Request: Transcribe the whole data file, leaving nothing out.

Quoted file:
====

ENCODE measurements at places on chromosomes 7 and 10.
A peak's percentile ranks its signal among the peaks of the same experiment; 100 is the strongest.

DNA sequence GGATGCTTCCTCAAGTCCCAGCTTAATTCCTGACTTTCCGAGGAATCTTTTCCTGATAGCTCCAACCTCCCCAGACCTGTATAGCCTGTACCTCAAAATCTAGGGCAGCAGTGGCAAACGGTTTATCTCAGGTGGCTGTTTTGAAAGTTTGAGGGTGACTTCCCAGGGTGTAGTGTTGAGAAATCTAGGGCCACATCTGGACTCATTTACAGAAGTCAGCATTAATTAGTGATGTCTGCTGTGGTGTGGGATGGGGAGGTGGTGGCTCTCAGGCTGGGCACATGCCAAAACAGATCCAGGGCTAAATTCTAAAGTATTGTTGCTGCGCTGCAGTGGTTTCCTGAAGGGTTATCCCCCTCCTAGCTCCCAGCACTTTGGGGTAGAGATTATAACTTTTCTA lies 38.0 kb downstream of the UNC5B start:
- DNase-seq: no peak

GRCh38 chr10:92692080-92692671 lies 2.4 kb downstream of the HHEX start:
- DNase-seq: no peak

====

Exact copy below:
ENCODE measurements at places on chromosomes 7 and 10.
A peak's percentile ranks its signal among the peaks of the same experiment; 100 is the strongest.

DNA sequence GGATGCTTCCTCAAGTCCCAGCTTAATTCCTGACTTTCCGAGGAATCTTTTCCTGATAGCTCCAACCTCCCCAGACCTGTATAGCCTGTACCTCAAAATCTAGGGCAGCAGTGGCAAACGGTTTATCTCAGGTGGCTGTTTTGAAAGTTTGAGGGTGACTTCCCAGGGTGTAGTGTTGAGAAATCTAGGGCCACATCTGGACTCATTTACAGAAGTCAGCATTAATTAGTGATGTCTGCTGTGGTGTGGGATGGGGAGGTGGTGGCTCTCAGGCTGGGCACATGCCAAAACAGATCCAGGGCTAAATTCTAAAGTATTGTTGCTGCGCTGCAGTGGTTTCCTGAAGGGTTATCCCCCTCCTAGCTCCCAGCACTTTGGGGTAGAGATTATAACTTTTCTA lies 38.0 kb downstream of the UNC5B start:
- DNase-seq: no peak

GRCh38 chr10:92692080-92692671 lies 2.4 kb downstream of the HHEX start:
- DNase-seq: no peak